who house by those parts, I have heard relate
that such a pair they have sometimes seen,
march-stalkers mighty the moorland haunting,
wandering spirits: one of them seemed,
so far as my folk could fairly judge,
of womankind; and one, accursed,
in man's guise trod the misery-track of exile, though huger than human bulk.
Grendel in days long gone they named him,
folk of the land; his father they knew not,
nor any brood that was born to him
of treacherous spirits. Untrod is their home;
by wolf-cliffs haunt they and windy headlands,
fenways fearful, where flows the stream
from mountains gliding to gloom of the rocks,
underground flood. Not far is it hence
in measure of miles that the mere expands,
and o'er it the frost-bound forest hanging, sturdily rooted, shadows the wave.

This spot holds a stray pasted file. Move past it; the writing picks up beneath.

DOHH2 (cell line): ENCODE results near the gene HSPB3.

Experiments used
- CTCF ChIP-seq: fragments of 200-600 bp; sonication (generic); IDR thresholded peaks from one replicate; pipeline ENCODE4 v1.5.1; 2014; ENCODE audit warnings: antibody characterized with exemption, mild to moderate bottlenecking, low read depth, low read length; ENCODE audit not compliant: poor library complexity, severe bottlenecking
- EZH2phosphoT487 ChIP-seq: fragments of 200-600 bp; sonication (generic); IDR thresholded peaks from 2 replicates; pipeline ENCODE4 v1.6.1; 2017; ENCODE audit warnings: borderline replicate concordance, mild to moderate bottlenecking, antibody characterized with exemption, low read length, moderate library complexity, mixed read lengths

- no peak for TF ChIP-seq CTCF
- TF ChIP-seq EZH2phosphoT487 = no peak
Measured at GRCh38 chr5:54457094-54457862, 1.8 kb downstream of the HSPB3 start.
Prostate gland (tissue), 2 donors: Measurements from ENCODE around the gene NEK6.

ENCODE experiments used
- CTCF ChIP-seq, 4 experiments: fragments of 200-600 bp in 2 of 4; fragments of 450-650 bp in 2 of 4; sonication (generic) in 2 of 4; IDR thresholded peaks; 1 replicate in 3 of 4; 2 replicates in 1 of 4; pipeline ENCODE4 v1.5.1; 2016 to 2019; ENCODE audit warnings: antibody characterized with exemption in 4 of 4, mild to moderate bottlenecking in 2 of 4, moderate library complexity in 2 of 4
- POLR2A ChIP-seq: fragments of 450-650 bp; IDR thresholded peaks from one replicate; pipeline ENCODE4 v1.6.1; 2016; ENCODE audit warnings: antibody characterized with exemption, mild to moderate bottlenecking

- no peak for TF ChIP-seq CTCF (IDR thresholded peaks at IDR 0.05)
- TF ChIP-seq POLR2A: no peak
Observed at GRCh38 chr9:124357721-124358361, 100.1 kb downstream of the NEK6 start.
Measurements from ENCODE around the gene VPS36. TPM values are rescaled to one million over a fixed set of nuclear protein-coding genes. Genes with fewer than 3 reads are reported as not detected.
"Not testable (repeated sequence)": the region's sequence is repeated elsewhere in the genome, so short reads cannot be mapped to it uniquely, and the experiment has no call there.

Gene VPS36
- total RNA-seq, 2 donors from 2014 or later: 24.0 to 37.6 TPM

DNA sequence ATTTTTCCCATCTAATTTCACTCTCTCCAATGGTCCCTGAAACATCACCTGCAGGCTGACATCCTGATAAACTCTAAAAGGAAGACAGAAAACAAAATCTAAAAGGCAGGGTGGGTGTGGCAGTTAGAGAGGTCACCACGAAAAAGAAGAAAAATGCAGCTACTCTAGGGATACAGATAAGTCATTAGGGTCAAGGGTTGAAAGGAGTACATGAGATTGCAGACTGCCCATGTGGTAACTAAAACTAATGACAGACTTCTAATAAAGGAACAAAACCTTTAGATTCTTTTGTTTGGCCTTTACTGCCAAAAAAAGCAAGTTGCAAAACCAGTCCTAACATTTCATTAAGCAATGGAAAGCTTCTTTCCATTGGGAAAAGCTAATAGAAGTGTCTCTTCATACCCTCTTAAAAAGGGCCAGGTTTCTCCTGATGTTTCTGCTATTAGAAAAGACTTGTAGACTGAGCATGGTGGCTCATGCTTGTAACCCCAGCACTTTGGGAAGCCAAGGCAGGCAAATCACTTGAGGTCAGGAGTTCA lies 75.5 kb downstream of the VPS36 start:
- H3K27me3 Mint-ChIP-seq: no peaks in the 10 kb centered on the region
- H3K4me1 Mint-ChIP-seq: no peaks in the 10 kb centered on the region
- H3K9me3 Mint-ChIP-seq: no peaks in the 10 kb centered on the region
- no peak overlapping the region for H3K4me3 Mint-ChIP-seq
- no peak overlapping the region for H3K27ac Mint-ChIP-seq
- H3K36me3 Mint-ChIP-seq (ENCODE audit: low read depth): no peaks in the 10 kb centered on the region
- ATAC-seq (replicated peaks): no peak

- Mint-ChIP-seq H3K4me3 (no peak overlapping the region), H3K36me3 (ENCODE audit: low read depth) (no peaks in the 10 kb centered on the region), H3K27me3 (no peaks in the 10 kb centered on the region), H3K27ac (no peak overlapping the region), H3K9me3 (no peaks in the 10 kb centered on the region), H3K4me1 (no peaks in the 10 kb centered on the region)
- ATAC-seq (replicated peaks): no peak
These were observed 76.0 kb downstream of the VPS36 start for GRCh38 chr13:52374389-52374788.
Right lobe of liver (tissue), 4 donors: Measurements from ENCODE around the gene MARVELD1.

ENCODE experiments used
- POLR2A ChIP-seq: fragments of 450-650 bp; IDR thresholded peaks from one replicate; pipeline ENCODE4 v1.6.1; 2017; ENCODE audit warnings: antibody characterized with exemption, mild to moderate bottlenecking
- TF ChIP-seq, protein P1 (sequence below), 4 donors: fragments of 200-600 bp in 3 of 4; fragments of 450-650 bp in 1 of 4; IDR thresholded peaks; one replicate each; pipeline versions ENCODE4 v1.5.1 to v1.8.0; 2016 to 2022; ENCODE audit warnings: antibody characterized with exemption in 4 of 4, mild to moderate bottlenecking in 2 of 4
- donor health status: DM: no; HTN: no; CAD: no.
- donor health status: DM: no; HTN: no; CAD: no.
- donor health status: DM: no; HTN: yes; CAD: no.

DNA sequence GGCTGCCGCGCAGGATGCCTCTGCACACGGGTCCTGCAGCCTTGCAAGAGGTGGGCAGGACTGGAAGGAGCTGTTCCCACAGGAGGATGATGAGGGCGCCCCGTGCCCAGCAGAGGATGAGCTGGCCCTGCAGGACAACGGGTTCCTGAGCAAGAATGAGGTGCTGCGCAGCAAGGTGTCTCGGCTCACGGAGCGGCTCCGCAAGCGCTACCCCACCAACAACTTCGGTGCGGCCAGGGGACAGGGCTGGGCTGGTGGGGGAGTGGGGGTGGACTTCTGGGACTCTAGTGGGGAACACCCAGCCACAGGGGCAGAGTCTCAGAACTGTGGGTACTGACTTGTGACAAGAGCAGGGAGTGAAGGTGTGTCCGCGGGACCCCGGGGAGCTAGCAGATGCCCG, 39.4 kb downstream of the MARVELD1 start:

By night is a wonder weird to see,
fire on the waters. So wise lived none
of the sons of men, to search those depths!
Nay, though the heath-rover, harried by dogs,
the horn-proud hart, this holt should seek,
long distance driven, his dear life first
on the brink he yields ere he brave the plunge
to hide his head: 'tis no happy place! Thence the welter of waters washes up
wan to welkin when winds bestir
evil storms, and air grows dusk,
and the heavens weep. Now is help once more
with thee alone! The land thou knowst not,
place of fear, where thou findest out
that sin-flecked being. Seek if thou dare!
I will reward thee, for waging this fight,
with ancient treasure, as erst I did,
with winding gold, if thou winnest back.”